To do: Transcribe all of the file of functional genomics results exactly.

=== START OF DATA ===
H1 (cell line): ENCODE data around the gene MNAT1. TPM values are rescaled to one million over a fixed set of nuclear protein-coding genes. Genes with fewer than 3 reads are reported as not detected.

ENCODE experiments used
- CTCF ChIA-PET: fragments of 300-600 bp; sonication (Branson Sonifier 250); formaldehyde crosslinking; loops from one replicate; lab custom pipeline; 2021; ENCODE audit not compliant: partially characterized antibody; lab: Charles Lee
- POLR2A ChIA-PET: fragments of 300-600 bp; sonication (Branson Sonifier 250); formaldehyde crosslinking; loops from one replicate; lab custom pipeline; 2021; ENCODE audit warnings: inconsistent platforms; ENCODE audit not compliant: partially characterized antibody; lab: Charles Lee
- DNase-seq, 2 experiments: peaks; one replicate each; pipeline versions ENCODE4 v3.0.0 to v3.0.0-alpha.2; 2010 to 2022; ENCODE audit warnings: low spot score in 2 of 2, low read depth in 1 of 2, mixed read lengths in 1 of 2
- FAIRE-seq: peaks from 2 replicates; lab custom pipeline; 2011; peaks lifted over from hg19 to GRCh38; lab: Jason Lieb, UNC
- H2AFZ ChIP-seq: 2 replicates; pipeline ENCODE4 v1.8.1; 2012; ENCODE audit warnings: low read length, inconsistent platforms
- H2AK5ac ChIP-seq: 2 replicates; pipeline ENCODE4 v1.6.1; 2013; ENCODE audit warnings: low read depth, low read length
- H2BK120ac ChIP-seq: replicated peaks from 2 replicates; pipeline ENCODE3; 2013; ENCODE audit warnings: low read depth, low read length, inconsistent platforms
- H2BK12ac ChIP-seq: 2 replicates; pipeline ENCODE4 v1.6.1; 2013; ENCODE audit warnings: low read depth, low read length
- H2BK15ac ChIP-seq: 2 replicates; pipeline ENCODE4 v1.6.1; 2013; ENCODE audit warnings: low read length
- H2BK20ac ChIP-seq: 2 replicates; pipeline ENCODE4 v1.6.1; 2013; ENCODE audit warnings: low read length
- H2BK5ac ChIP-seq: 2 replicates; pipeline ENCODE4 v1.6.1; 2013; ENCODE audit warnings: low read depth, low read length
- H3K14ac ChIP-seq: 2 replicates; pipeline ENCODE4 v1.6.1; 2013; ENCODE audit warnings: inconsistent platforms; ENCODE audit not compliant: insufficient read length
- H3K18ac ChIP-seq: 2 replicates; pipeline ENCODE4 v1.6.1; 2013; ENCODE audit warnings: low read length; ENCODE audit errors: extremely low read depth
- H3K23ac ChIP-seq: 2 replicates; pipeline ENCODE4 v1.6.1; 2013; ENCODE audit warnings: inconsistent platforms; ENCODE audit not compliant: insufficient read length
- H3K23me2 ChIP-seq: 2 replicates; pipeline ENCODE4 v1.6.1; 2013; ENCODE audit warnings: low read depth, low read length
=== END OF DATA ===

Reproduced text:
H1 (cell line): ENCODE data around the gene MNAT1. TPM values are rescaled to one million over a fixed set of nuclear protein-coding genes. Genes with fewer than 3 reads are reported as not detected.

ENCODE experiments used
- CTCF ChIA-PET: fragments of 300-600 bp; sonication (Branson Sonifier 250); formaldehyde crosslinking; loops from one replicate; lab custom pipeline; 2021; ENCODE audit not compliant: partially characterized antibody; lab: Charles Lee
- POLR2A ChIA-PET: fragments of 300-600 bp; sonication (Branson Sonifier 250); formaldehyde crosslinking; loops from one replicate; lab custom pipeline; 2021; ENCODE audit warnings: inconsistent platforms; ENCODE audit not compliant: partially characterized antibody; lab: Charles Lee
- DNase-seq, 2 experiments: peaks; one replicate each; pipeline versions ENCODE4 v3.0.0 to v3.0.0-alpha.2; 2010 to 2022; ENCODE audit warnings: low spot score in 2 of 2, low read depth in 1 of 2, mixed read lengths in 1 of 2
- FAIRE-seq: peaks from 2 replicates; lab custom pipeline; 2011; peaks lifted over from hg19 to GRCh38; lab: Jason Lieb, UNC
- H2AFZ ChIP-seq: 2 replicates; pipeline ENCODE4 v1.8.1; 2012; ENCODE audit warnings: low read length, inconsistent platforms
- H2AK5ac ChIP-seq: 2 replicates; pipeline ENCODE4 v1.6.1; 2013; ENCODE audit warnings: low read depth, low read length
- H2BK120ac ChIP-seq: replicated peaks from 2 replicates; pipeline ENCODE3; 2013; ENCODE audit warnings: low read depth, low read length, inconsistent platforms
- H2BK12ac ChIP-seq: 2 replicates; pipeline ENCODE4 v1.6.1; 2013; ENCODE audit warnings: low read depth, low read length
- H2BK15ac ChIP-seq: 2 replicates; pipeline ENCODE4 v1.6.1; 2013; ENCODE audit warnings: low read length
- H2BK20ac ChIP-seq: 2 replicates; pipeline ENCODE4 v1.6.1; 2013; ENCODE audit warnings: low read length
- H2BK5ac ChIP-seq: 2 replicates; pipeline ENCODE4 v1.6.1; 2013; ENCODE audit warnings: low read depth, low read length
- H3K14ac ChIP-seq: 2 replicates; pipeline ENCODE4 v1.6.1; 2013; ENCODE audit warnings: inconsistent platforms; ENCODE audit not compliant: insufficient read length
- H3K18ac ChIP-seq: 2 replicates; pipeline ENCODE4 v1.6.1; 2013; ENCODE audit warnings: low read length; ENCODE audit errors: extremely low read depth
- H3K23ac ChIP-seq: 2 replicates; pipeline ENCODE4 v1.6.1; 2013; ENCODE audit warnings: inconsistent platforms; ENCODE audit not compliant: insufficient read length
- H3K23me2 ChIP-seq: 2 replicates; pipeline ENCODE4 v1.6.1; 2013; ENCODE audit warnings: low read depth, low read length